Despite knowing deep down it was Hiram, I found myself getting up and stealing down the hall to the living room, where I could peek through the window and get a vantage point of that part of the roof. For a moment, I'd thought I might discover some carpenter's truck in the driveway. I halfway expected--was hoping?--to find a carpenter on the roof of the wrong house. But no. The minute I peeked at the roof, the clanging stopped. And did I hear laughter coming from the right chair, now swaying in the breezeless air?

Hiram, what is it you require of me? Am I to paint your picture too? And, if I do, what exactly will "A Rakish Spirit" look like?


Celebration of Life said...

I think Hiram has a top hat and was a chimmney sweep!

Lee said...

Oh! I love it, San! These spirit stories are too awesome! Hiram and my cat share the same name although I spell it Hyram. If you read the Poetry Workshop post on my blog you'll recognize my limited experience with spirits. Everyone at my church knows about there are spirits in our garden. If you will go here and scroll to the bottom of the page you can read the poem of anther member of my church about those spirits and also life and time.


Anonymous said...

This story is great! I was wondering what was with the "chair in the air". Now I'm wondering what your neighbors think. "Who them? What's with the chairs? Oh, they're Artists."

With Hiram's sense of humor you may soon find a rake up in that chair.

Daphne said...

Good post! I thought that you had used Photoshop to put the chairs on the trees.

Your spirits make for a far better story.

San said...

Well, Jolene, now I'll be picturing Hiram just like that.

Lee, I will check out your post about spirits. I'm curious to see what your experience was...

Chewy, yes, the neighbors: the wife says, "Oh, you guys are so creative!!!" The husband tries to avoid eye contact. I believe he's heard Hiram.

Daphne, I'm glad you now know the chairs are real. You seem to approve of their occupants!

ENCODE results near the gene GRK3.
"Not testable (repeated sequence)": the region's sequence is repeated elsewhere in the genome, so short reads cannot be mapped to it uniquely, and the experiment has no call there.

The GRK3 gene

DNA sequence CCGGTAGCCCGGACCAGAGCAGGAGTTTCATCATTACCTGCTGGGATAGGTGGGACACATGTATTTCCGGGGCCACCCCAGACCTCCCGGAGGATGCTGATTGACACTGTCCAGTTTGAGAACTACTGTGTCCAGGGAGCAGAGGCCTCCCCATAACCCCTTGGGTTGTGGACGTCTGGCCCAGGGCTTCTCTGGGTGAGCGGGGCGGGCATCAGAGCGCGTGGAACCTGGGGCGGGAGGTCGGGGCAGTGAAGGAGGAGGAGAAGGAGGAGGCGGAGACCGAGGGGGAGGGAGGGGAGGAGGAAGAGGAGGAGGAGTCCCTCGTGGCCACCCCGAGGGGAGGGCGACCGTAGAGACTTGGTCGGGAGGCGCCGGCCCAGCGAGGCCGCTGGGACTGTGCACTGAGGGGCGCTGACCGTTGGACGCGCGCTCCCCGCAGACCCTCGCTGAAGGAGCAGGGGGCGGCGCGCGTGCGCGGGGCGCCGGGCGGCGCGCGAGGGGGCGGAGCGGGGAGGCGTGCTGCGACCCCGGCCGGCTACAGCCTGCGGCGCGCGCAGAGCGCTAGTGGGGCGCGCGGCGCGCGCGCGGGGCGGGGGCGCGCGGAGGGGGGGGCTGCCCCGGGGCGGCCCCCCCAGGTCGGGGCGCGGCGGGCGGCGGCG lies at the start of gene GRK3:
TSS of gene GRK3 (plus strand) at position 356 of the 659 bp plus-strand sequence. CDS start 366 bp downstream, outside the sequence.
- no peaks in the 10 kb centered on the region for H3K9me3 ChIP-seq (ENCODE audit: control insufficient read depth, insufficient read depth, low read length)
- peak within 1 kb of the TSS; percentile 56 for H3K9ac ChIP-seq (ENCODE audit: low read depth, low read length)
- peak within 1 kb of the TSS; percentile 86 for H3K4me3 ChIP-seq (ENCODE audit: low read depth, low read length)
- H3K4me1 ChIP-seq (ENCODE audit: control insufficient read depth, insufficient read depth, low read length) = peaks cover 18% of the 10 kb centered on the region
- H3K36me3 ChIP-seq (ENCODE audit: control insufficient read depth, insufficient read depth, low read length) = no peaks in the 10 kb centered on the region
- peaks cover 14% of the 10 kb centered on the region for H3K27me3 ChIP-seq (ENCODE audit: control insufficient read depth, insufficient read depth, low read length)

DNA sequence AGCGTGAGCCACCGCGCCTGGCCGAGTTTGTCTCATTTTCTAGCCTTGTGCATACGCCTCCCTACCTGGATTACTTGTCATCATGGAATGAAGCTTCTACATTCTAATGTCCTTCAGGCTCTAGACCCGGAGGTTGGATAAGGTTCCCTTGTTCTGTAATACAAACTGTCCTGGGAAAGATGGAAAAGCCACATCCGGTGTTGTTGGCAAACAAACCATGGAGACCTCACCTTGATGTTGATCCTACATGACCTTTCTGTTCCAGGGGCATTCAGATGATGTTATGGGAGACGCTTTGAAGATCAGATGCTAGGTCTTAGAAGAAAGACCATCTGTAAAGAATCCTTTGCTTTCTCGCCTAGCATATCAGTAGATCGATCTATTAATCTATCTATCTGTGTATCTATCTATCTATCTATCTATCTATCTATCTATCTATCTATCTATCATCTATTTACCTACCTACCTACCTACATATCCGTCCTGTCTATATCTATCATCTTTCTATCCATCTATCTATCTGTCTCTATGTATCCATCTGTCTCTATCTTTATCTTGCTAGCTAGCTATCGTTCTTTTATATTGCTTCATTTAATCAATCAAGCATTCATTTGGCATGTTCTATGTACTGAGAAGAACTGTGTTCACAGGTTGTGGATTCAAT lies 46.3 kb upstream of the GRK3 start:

WBTT said...

Be careful, oh writer and interpreter of images, a portrait of Hiram may turn out to be a self-portrait. Have you considered that? Is Lily your sister spirit sitting like a contemplative thinker? And Hiram the blustering brother spirit that can't help but wish he were somewhere else? Ultimately, as you so eloquently suggest, it's more than a metaphor. Those chair's are family and everyone's welcome.

Seize the air!

San said...


murat11 said...

Oh my goodness: "Night Court." Not a big fan (not their fault; I think I was working too late), but I was living in New Orleans in those days, with John Larroquette as local boy made good. I followed his uneven spin-off for a while, loved how, pre-Simpsons coup, JL managed to sneak an episode about Thomas Pynchon on network TV. I can't remember if this was during the LONG WAIT after Gravity's Rainbow: methinks it was. In those days, anything would do.

Anyway, them chairs iz cool: New Mexican Duchamp, cher, and lovely spirits to boot. Nice that you and Bennie are there to receive them.

San said...

Murat, John Laroquette was a repeat visitor to our gallery in San Francisco back then. Through the years, we've taken to watching certain movies and TV shows because we met their stars in the gallery. I believe the "Night Court" fondness, however, preceded the gallery visits.